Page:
Put these along with corresponding monthly amounts on the right side. In this category belong expenses you can’t live without: rent/mortgage, food, utilities, gasoline. Add it all up and subtract the total from your “income to cover expenses” figure. The result is what you have left to spend on discretionary expenses: car payment, cell phone, eating out, cable/satellite, shopping, etc.
Step 4: “Spend” the Remaining Amount on the Most Important Discretionary Expenses
Stop when there’s no money left.
Everything that didn’t make the cut… well, it didn’t make the cut. There’s no more money left to spend. Therefore:
Step 5: Eliminate the Discretionary Expenses that Didn’t Make the Cut
Using this method, forces you to priorities, pay attention and execute. Your decision to “keep” a set portion of your income before expenses come into the equation is the most critical step you can take toward saving the capital to invest. If you take care of your expenses first and then save what might be left, you will come to the realization that there’s usually nothing left. Savings come first, expenses follow.
Here’s an example of what your budgeting sheet might end up looking like:
With all this being said, not all expenses are created equal despite the stories we tell ourselves. Let me ask you a question to illustrate my point: If you got laid off tomorrow and had to make due with half your current income, what would you do? What expenses would you cover, and what expenses would you cut? Let me ask you another question: Isn’t financial freedom a better reason to make life changes than an unfortunate circumstance like a layoff?
Now that we’ve gone through the important 5 budgeting steps and shown you how to save money to purchase investment properties, I want to share some additional points with you.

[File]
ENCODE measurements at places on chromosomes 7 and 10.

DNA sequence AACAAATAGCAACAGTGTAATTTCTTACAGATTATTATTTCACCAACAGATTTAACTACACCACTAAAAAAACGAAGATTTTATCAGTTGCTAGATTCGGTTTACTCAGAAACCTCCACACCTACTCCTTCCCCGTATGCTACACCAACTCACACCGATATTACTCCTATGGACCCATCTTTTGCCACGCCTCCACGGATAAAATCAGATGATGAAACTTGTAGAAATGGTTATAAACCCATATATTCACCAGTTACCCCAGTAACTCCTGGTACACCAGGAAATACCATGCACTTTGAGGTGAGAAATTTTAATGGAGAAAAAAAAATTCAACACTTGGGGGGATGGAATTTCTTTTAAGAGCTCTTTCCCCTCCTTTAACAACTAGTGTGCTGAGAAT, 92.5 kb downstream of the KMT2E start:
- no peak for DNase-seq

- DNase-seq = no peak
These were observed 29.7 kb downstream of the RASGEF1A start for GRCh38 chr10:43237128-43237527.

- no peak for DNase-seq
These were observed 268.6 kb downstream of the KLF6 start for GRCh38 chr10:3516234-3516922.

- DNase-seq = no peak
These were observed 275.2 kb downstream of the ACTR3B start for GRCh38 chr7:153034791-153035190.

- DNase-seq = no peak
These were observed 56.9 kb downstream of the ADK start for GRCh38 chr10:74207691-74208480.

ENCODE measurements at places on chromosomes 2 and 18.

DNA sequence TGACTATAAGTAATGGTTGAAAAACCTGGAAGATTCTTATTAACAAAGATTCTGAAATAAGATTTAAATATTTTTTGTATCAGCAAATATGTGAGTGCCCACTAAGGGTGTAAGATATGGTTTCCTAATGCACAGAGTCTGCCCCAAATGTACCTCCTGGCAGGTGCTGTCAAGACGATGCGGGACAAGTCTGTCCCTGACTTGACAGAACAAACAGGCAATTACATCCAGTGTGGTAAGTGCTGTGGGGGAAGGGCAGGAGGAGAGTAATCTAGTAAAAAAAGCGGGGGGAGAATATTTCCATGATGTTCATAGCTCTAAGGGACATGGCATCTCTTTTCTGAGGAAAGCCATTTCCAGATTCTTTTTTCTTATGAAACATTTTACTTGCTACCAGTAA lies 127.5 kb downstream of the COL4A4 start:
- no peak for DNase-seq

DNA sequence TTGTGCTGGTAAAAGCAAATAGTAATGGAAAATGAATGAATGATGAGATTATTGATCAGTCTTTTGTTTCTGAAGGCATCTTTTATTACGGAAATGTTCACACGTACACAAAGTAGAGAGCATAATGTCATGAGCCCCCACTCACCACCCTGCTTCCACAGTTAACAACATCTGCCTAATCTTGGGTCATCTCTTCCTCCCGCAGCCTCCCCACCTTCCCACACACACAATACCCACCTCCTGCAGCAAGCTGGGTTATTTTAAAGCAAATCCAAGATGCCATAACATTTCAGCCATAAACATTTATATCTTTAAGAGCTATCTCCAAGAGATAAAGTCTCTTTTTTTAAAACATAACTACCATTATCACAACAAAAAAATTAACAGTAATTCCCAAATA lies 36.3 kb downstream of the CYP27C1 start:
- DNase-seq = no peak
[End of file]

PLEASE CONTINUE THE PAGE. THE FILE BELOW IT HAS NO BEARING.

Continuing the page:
- If after going through the 5 budgeting steps, ALL your discretionary expenses are included, your savings rate may be too low. I would encourage you to take another look at those discretionary expenses to determine if that money might be better saved than spent. This is especially true if you want to be an investor sooner rather than later.
- If your take home income isn’t sufficient to cover your indispensable expenses from Step 3, there are two possibilities: 1) Either you have an income problem or 2) your mortgage/rent is out of control. The first case is harder to solve, and the only solution is to generate extra income through a better paying job or additional jobs. The second means you’re house-poor, and your savings capacity will not change until that situation changes.
- I know your eyebrow probably went up a little when I included the car payment in the discretionary column, especially if you live in a state where you can’t get around without I car, like I do. However, the reason why that item is categorized as such is because while a car is probably indispensable, a car payment is not. Sometimes it does come down to a choice between the “Ultimate Driving Machine” and millions of dollars of wealth. Don’t believe me? Let’s do a little math. The average used car payment in the US last year was $500 per month. Couple that with the fact that most people believe “you’ll always have a car payment” and roll from car loan to car loan in perpetuity. That $500 monthly payment invested for 20 years at 8% per year is worth $294,000. Over 40 years, it’s $1.75M! I don’t know about you, but I’d be willing to drive a simpler car if it puts almost $2M in my retirement account in 40 years.
Now it’s your turn to weigh in: What’s your budgeting strategy? What advice would you give to someone who wants to save up money to invest?
Leave a comment, and let’s talk!